AN'VIL, n. [The Latin word incus, incudis,is formed by a like analogy fromin and cudo, to hammer, or shape.] An iron block with a smooth face, on which smiths hammer and shape their work. Figuratively, any thing on which blows are laid. To be on the anvil, is to be in a state of discussion, formation or preparation; as when a scheme or measure is forming, but not matured. This figure bears an analogy to that is discussion, a shaking or beating.
nounEtymology: Middle English anfilt, from Old English; akin to Old High German anafalz anvil; akin to Latin pellere to beat — more at feltDate: before 12th century 1. a heavy usually steel-faced iron block on which metal is shaped (as by hand hammering) 2.incus3. the anvil-shaped top of a cumulonimbus
Iron block on which metal is placed for shaping, originally by hand with a hammer. The blacksmith's anvil is usually of wrought iron (sometimes of cast iron), with a smooth working surface of hardened steel. A projecting conical beak, or horn, at one end is used for hammering curved pieces of metal. When power hammers are used, the anvil is supported on a heavy block, which in turn rests on a strong foundation of timber and masonry or concrete. See also smithing.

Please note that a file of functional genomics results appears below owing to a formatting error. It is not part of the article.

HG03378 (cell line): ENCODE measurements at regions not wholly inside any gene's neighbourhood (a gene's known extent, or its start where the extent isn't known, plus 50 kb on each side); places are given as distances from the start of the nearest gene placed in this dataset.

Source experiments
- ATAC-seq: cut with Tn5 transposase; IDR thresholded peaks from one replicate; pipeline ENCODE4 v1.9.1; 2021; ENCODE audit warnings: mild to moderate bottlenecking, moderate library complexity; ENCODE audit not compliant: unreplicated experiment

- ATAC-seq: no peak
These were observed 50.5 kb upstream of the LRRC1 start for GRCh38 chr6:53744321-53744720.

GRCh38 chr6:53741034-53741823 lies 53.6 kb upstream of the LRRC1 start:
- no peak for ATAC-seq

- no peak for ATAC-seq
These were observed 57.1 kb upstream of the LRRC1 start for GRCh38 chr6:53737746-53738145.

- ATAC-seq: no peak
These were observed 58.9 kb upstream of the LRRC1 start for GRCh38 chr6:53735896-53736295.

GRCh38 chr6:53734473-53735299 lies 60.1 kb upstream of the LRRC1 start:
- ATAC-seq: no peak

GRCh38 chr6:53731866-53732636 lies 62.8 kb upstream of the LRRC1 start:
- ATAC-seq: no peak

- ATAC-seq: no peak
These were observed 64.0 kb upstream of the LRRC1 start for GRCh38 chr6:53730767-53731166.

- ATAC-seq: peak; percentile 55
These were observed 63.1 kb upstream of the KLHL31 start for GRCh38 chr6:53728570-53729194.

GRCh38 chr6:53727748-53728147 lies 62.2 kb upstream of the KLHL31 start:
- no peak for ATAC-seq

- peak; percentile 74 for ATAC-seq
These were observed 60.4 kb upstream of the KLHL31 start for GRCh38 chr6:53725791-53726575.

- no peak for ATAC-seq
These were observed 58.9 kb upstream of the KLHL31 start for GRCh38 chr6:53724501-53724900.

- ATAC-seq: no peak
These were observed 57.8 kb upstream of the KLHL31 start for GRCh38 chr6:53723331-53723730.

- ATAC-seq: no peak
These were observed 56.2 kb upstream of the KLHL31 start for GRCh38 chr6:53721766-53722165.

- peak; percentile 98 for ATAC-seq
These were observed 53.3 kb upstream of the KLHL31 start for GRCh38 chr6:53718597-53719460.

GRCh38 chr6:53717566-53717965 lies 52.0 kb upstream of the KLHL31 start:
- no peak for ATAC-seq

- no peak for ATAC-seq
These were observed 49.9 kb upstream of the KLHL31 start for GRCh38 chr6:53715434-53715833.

Anvil An"vil, n. [OE. anvelt, anfelt, anefelt, AS. anfilt, onfilt; of uncertain origin; cf. OHG. anafalz, D. aanbeld.] 1. An iron block, usually with a steel face, upon which metals are hammered and shaped. 2. Anything resembling an anvil in shape or use. Specifically (Anat.), the incus. See Incus. To be on the anvil, to be in a state of discussion, formation, or preparation, as when a scheme or measure is forming, but not matured. --Swift.
an'-vil (pa`am): The word is used only once to mean anvil. The passage (Isa 41:7) refers to the custom still very common of workmen encouraging each other at their work. See CRAFTS. Just how pretentious the anvil of the ancients was we do not know. Most work requiring striking or beating, from the finest wrought jewelry to the largest copper vessels, is now done on an anvil shaped like an inverted letter L which is driven into a block of wood, or into the ground, or into a crack between two of the stone slabs of the workman's floor. The only massive anvils seen in the country today are modern and of foreign make.